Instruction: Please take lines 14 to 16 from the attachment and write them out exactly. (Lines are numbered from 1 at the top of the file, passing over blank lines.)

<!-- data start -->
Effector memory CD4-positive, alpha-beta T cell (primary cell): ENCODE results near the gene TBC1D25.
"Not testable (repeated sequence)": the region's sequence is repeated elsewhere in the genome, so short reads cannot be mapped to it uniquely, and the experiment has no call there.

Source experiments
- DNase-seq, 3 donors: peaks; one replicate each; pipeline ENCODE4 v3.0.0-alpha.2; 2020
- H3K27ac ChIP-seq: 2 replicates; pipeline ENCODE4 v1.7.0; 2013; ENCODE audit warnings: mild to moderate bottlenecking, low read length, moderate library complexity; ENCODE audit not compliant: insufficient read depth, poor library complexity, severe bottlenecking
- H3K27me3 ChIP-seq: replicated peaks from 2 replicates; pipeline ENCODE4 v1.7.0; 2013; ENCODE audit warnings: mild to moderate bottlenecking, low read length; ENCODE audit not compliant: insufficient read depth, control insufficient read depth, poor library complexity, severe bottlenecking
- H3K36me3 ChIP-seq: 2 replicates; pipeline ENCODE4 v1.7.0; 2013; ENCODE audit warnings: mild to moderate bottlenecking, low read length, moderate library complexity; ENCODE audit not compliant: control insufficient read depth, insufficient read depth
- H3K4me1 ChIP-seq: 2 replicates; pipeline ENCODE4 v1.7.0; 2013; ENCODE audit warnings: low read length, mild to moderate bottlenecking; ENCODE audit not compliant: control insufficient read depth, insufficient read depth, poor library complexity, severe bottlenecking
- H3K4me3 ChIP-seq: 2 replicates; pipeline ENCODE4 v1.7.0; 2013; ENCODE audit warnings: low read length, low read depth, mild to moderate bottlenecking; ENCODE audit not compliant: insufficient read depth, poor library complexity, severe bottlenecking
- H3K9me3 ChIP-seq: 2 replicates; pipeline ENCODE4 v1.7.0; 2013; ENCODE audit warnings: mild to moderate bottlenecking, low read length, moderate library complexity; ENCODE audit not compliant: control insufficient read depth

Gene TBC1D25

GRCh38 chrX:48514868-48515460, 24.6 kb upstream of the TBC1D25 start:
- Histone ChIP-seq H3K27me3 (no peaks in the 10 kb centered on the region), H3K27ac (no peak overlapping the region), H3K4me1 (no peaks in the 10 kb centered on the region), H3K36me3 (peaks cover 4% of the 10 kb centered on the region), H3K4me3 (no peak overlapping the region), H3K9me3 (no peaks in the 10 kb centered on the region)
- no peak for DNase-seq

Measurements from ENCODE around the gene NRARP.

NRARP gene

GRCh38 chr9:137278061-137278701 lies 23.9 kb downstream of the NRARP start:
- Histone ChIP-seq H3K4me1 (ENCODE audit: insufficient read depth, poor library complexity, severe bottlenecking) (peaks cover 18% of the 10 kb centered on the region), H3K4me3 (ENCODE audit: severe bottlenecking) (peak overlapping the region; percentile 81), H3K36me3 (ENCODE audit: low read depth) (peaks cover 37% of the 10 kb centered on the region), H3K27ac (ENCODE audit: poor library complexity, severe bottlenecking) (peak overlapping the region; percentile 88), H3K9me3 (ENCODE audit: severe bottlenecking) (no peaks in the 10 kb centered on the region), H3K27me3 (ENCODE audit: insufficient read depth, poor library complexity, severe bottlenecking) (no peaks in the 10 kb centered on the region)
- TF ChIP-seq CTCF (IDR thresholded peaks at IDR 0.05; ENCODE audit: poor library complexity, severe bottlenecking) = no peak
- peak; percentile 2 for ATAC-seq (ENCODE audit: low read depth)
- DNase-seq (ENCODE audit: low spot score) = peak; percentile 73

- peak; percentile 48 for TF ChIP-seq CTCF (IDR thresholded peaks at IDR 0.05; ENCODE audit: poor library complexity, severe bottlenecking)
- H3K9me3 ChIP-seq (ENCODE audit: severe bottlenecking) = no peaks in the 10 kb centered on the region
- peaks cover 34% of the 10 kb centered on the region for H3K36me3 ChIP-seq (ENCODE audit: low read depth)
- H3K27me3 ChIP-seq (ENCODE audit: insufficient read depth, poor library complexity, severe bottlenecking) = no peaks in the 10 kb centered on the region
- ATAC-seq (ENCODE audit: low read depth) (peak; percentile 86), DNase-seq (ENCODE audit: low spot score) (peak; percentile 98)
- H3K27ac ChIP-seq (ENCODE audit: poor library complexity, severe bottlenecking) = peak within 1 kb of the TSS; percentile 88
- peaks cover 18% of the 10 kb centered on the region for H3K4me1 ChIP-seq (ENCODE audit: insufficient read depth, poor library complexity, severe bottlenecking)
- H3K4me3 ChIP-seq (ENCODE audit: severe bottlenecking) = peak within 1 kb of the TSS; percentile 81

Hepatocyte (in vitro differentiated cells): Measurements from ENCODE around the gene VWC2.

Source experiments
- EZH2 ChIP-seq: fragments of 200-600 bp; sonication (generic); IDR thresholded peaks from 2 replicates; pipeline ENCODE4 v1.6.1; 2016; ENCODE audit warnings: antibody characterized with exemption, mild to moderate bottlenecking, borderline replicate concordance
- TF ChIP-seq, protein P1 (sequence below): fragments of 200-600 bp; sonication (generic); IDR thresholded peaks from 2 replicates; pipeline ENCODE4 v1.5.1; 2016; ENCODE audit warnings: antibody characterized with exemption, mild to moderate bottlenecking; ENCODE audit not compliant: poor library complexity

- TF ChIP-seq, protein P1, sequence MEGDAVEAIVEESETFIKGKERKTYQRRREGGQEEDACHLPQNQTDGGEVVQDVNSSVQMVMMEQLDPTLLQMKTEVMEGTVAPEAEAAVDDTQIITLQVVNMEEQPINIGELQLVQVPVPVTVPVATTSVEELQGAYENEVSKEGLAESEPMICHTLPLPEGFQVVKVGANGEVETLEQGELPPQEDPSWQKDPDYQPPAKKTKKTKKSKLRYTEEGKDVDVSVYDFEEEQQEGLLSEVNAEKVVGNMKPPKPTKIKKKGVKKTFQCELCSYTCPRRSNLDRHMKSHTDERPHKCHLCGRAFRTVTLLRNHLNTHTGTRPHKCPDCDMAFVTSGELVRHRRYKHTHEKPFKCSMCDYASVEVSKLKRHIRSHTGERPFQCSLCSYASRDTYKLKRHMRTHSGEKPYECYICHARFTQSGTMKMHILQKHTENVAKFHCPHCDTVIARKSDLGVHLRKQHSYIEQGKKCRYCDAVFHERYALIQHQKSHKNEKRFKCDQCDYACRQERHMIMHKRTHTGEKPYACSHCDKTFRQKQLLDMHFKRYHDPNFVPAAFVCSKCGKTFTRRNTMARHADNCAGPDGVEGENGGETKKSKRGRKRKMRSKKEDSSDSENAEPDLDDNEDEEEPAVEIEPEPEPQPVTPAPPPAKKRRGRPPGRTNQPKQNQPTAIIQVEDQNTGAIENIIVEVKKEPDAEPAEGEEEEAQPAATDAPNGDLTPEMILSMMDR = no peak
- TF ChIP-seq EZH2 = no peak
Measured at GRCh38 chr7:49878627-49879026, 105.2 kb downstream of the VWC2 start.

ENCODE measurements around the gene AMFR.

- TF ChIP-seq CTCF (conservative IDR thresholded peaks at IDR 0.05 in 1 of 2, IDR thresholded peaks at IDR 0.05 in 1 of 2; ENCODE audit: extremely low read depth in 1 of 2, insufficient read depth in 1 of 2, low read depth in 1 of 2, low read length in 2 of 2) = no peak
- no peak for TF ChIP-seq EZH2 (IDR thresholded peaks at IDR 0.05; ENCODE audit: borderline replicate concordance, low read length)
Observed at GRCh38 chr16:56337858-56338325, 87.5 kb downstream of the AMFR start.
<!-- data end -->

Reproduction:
- no peak for DNase-seq

Measurements from ENCODE around the gene NRARP.

NRARP gene